Political consultants: Santorum’s ‘swing state’ math may be fuzzy

Alexis Levinson Political Reporter
Font Size:

During Tuesday night’s debate in Las Vegas, former Pennsylvania Senator Rick Santorum argued that his success winning elections against Democratic incumbents in Pennsylvania — a swing state — would give him an edge against President Barack Obama in 2012. But election consultants who spoke with The Daily Caller on Wednesday said Santorum’s electoral-math argument may not carry water in 2012.

“No one [else] in this field has won a swing state,” Santorum said. “Pennsylvania is a swing state. We win Pennsylvania, we win the election ”

“I’ve won it twice,” he continued. “I defeated a Democratic incumbent, winning it the first time, and I won the state of Pennsylvania — the only senator to win a state who was a conservative that George Bush lost. Bush lost it by 5, I won it by 6.” (SEE ALSO: Perry promoted flat tax as part of new economic plan)

Santorum has struggled in the polls, remaining in single digits throughout the first handful of GOP primary debates. Still, he remains hopeful that his past successes against liberal politicians will make him more palatable to practical-minded voters.

“Nobody in this field has won a major race against a Democratic incumbent except me,” Santorum said on the debate stage Tuesday.”No one has won a swing state except me, as a conservative.”

Political consultants, however, are skeptical that this record makes him a viable candidate.

“The fact that Santorum beat an incumbent in a swing state in 1994 is technically true, but irrelevant to 2012,” political consultant Dan Hazelwood said in an email to TheDC.

“’Can Santorum deliver Pennsylvania?’ is an argument to be put on the ticket as VP in 1928 — not nominated [president] in 2012. These irrelevant points are why Santorum is having a hard time in this campaign.” he added.

Polls of Pennsylvania voters suggest that while Santorum does better there than elsewhere, a repeat performance of his past successes is not necessarily in the cards. A Quinnipiac poll, the most recent one in the state, found in September that Santorum has an upside-down favorability rating there, with 33 percent of voters saying they have a favorable opinion of him and 37 percent of voters saying they have an unfavorable view.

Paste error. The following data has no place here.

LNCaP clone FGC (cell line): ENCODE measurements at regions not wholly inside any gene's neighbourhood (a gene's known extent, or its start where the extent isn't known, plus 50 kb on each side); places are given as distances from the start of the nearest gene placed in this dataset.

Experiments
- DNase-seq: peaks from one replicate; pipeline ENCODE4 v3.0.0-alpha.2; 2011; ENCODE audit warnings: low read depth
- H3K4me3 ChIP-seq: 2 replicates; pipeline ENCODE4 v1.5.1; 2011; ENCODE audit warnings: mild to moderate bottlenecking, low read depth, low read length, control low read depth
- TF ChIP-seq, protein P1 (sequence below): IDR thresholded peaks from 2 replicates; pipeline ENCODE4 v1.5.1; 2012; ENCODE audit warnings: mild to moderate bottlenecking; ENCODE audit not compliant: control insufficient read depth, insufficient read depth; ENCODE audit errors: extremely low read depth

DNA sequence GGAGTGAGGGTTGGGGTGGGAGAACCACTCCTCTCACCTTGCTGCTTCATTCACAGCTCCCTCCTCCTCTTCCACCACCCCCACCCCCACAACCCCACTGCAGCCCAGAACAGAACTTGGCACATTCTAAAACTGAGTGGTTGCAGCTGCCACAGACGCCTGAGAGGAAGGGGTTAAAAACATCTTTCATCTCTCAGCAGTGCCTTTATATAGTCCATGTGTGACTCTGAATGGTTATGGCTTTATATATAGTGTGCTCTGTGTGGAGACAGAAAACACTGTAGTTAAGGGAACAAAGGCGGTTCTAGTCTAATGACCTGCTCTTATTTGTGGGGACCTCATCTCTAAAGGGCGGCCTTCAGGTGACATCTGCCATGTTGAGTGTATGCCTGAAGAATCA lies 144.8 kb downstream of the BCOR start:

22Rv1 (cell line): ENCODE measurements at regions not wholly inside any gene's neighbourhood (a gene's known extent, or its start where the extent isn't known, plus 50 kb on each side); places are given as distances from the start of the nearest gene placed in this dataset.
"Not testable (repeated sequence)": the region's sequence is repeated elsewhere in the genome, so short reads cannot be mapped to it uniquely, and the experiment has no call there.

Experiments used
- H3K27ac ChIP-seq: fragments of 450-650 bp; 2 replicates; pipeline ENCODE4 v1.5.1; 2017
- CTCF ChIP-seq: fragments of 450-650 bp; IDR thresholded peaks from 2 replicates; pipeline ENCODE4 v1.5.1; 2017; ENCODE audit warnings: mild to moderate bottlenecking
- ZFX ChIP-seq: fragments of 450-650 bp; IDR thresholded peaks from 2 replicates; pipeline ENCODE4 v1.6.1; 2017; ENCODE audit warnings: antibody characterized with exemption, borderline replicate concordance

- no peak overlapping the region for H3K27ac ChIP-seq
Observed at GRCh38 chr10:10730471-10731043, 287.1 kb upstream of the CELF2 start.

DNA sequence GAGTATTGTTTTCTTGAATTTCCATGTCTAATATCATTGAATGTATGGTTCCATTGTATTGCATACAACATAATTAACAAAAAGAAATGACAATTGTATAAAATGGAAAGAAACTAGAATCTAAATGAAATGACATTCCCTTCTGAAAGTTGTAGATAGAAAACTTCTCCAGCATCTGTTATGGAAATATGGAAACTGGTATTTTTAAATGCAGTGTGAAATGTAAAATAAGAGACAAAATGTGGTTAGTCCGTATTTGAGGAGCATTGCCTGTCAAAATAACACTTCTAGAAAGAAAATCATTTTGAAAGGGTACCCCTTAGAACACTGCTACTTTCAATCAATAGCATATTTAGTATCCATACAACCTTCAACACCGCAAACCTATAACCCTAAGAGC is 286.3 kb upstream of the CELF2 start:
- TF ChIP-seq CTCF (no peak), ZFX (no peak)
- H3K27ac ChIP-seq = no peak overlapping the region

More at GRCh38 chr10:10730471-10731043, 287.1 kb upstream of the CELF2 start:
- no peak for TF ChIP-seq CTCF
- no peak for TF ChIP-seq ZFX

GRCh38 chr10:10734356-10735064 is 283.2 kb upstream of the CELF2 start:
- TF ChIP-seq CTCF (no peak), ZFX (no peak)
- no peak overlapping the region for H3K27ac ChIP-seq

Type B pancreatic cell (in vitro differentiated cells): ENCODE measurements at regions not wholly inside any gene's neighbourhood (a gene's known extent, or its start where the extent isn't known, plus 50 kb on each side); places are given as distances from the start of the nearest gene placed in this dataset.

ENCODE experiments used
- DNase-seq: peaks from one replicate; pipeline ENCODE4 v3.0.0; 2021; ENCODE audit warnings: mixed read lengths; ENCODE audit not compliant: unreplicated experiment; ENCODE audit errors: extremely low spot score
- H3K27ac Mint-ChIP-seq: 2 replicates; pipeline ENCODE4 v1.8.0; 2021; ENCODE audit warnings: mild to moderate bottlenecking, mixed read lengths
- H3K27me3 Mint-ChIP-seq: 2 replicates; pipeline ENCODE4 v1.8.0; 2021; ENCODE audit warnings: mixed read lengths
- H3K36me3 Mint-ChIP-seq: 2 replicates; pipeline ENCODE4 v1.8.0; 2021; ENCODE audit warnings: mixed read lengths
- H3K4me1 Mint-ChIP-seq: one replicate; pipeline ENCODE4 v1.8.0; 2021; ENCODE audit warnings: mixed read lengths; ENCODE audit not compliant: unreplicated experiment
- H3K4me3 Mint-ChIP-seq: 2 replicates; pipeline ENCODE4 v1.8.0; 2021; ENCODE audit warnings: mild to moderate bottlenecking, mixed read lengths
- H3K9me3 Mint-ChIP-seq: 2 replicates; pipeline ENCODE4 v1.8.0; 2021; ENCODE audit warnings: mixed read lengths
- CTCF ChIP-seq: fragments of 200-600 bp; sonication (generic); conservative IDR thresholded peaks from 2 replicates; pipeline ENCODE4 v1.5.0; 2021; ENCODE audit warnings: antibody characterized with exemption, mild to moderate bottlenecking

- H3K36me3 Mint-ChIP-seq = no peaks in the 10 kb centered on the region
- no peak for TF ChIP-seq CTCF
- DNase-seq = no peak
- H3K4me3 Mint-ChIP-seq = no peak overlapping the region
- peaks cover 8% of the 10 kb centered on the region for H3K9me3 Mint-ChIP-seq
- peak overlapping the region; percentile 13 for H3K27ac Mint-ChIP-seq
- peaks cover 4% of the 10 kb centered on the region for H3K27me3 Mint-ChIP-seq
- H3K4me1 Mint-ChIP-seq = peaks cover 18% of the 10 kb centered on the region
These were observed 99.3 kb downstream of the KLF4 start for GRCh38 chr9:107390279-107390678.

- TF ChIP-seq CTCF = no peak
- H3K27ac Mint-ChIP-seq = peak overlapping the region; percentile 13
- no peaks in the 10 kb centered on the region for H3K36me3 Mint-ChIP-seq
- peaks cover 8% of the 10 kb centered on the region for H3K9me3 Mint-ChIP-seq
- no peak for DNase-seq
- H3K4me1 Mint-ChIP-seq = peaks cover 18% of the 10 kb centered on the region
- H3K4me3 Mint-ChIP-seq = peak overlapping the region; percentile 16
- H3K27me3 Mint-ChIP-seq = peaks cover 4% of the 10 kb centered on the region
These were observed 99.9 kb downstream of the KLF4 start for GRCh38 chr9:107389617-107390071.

In a head-to-head matchup against President Barack Obama – who has a 45–49 upside-down favorability among Pensylvanians — Santorum would lose by a 42–45 margin. Independents would break for Obama, 45 percent to 38 percent.

“I think he would have a hard time winning Pennsylvania. I think he’d probably have a harder time than Mitt,” said one Pennsylvania-based Republican political consultant, adding that Obama would also have a difficult go in the state.

But, the consultant added, “I certainly would never count Rick Santorum out.”

Republican consultant Jim Dyke pointed out that even if what Santorum said in the debate is technically true, he was ultimately voted out of office in 2006 by a large margin.

“PA voters overwhelmingly rejected Rick Santorum as their Senator so it is doubtful at best that they would vote for him for President even against President Obama,” Dyke wrote in an email. “The idea that he can deliver any swing state in a general election campaign is just as delusional as the notion that he could be the Republican nominee.”

That perception, suggested Republican consultant Chuck Warren, is behind much of Santorum’s inability to raise money. His campaign raised just $704,000 in the third quarter of 2011.

“It’s a nice spin, but he also lost his blue state, re-election battle so not many voters or donors buy it,” Warren said.

“His initial fundraising woes are due to part to the fact that he lost re-election by double digits hence donors didn’t view him as a strong candidate. He is smart, a fighter, and a good man. Maybe he will catch some fire in Iowa — never say never.”